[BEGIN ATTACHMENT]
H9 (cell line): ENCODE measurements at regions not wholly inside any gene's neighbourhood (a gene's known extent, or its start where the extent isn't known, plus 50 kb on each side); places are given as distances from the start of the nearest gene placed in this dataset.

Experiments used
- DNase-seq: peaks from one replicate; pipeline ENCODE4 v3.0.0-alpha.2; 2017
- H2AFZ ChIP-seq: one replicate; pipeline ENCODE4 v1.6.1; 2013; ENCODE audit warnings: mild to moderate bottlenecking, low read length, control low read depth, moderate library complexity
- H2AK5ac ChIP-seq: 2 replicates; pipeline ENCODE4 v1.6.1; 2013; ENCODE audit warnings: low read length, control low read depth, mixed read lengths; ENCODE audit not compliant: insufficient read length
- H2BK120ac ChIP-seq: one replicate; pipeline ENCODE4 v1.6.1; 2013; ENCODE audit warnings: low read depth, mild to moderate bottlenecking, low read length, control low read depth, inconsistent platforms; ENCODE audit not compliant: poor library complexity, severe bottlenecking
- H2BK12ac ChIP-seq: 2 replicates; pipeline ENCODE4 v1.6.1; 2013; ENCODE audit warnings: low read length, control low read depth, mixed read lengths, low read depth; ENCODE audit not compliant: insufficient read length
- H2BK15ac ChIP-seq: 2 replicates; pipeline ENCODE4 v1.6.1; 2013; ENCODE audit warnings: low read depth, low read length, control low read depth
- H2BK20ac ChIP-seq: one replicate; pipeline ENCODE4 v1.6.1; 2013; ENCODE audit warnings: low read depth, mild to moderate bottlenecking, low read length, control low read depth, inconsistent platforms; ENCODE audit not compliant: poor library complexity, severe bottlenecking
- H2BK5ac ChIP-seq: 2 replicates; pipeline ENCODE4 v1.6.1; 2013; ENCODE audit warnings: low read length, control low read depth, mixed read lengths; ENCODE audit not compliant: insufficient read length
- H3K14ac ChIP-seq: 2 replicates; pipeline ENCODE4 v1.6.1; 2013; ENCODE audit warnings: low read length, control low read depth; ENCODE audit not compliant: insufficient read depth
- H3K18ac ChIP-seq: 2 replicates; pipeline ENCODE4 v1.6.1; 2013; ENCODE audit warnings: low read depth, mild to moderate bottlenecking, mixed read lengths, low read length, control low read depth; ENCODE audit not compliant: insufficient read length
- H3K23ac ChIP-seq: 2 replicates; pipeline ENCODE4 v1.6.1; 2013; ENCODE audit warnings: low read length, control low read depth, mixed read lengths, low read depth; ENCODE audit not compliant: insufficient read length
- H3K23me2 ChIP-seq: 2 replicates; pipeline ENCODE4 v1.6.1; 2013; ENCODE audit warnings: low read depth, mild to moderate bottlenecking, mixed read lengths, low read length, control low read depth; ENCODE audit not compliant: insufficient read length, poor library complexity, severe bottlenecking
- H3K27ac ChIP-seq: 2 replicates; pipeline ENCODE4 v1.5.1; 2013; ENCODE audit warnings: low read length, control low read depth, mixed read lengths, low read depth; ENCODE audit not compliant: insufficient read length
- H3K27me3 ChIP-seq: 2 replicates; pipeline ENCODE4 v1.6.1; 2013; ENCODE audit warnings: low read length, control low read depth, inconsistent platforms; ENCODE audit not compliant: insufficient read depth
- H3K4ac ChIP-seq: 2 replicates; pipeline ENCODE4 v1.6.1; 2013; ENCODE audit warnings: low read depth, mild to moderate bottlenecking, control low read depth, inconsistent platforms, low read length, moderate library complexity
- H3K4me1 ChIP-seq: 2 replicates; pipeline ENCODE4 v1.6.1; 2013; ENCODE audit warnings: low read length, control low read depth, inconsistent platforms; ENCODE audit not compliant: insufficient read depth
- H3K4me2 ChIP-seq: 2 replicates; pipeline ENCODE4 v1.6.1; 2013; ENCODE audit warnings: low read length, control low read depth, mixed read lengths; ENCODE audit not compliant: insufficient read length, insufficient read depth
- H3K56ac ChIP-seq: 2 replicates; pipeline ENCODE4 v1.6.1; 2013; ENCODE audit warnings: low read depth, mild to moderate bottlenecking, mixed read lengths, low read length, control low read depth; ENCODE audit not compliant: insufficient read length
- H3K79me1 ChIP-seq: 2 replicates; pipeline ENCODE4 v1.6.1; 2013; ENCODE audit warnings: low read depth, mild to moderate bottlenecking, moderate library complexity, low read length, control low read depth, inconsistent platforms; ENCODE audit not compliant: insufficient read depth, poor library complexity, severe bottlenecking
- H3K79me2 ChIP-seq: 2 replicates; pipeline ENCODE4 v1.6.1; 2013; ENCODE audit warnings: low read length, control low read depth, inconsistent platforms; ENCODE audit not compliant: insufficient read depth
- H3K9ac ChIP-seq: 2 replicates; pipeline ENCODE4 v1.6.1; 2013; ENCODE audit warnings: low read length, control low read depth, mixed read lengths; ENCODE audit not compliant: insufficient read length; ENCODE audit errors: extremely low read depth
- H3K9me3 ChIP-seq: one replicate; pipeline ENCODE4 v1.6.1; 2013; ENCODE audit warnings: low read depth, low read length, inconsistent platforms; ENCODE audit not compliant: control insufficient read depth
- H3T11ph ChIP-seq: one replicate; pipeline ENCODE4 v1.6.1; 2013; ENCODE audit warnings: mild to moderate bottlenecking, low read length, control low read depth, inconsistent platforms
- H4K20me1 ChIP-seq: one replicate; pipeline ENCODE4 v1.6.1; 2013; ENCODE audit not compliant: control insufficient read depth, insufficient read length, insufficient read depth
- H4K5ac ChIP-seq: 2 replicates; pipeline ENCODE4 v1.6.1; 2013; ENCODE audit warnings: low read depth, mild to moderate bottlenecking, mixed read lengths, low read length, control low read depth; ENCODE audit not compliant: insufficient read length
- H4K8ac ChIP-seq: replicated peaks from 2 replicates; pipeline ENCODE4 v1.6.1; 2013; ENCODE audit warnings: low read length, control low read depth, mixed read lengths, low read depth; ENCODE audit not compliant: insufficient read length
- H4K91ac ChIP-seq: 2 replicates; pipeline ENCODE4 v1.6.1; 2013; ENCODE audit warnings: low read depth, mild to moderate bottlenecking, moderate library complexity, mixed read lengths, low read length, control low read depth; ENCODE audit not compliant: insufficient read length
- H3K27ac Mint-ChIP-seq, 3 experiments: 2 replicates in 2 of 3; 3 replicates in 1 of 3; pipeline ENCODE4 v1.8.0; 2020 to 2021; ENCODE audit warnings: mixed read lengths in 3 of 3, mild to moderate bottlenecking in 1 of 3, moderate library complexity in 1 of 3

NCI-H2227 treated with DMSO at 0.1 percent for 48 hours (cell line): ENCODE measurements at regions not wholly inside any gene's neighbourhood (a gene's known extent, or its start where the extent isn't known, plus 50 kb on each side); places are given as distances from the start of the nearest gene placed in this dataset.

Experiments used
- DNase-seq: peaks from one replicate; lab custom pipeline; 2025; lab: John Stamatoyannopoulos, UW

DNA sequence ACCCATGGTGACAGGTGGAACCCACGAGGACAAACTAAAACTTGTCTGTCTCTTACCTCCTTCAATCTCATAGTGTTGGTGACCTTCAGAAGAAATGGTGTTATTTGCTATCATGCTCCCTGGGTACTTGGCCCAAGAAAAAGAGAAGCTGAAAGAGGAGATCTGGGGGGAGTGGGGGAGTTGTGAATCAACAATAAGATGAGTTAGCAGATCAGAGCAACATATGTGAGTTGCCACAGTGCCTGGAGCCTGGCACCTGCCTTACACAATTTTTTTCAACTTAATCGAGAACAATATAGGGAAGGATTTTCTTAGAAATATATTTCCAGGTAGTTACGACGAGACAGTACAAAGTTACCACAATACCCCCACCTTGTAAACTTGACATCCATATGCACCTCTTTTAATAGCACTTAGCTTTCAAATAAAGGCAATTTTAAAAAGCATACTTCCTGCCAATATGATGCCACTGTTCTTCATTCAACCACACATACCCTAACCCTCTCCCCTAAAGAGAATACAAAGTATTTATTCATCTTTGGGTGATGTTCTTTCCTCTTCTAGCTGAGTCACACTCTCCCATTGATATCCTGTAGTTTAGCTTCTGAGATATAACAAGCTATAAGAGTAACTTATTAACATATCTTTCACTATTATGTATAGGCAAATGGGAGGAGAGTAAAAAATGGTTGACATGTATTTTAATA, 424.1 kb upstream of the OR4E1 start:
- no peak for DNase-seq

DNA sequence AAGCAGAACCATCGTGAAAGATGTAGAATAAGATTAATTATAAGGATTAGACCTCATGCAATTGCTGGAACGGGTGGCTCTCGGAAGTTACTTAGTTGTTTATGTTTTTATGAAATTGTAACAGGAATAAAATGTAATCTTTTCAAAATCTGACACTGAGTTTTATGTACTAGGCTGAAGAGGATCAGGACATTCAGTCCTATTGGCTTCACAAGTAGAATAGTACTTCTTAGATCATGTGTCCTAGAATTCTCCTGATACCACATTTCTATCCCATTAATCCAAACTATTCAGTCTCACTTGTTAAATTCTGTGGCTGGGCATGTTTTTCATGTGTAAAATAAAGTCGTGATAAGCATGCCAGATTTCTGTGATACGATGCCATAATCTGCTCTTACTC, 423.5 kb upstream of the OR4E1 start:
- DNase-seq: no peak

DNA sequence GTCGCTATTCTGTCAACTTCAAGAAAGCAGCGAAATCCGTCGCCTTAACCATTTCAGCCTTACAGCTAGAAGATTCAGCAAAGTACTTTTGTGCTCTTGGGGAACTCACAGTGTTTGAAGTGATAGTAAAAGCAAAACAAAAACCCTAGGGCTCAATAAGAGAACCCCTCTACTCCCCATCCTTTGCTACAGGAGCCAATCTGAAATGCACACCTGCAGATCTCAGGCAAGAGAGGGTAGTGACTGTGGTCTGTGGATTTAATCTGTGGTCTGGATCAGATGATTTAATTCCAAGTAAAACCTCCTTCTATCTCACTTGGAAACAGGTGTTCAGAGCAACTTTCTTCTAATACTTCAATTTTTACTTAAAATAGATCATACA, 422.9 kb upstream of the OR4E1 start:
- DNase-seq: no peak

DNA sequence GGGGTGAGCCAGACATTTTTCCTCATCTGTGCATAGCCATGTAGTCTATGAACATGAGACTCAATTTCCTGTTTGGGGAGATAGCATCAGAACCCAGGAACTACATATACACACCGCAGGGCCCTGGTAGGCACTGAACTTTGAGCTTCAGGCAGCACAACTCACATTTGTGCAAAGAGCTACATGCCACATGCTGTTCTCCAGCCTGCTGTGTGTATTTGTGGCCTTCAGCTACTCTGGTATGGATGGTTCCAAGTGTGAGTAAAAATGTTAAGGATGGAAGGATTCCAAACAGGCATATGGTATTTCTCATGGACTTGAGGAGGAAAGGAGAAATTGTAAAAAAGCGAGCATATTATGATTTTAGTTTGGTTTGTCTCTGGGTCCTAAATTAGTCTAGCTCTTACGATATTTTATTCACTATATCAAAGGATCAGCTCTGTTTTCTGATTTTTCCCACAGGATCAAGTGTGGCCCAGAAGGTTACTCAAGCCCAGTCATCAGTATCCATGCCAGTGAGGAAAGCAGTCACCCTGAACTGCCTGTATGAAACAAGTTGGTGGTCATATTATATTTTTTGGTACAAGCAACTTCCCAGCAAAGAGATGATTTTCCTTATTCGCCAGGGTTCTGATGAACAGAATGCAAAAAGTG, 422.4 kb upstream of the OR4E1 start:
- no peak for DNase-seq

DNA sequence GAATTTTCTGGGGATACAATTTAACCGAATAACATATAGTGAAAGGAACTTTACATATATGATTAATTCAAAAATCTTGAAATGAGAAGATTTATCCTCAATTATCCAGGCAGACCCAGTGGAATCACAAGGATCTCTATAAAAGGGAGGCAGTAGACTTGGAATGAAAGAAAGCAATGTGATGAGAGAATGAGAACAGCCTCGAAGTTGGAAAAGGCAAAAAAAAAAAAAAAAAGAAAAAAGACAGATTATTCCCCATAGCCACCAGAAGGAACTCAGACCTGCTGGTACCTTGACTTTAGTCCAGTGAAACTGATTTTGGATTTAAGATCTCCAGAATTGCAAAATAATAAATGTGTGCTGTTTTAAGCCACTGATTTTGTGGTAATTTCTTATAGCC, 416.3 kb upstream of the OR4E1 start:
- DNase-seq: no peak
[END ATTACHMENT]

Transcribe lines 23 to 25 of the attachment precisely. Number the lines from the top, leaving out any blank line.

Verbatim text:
- H3K9ac ChIP-seq: 2 replicates; pipeline ENCODE4 v1.6.1; 2013; ENCODE audit warnings: low read length, control low read depth, mixed read lengths; ENCODE audit not compliant: insufficient read length; ENCODE audit errors: extremely low read depth
- H3K9me3 ChIP-seq: one replicate; pipeline ENCODE4 v1.6.1; 2013; ENCODE audit warnings: low read depth, low read length, inconsistent platforms; ENCODE audit not compliant: control insufficient read depth
- H3T11ph ChIP-seq: one replicate; pipeline ENCODE4 v1.6.1; 2013; ENCODE audit warnings: mild to moderate bottlenecking, low read length, control low read depth, inconsistent platforms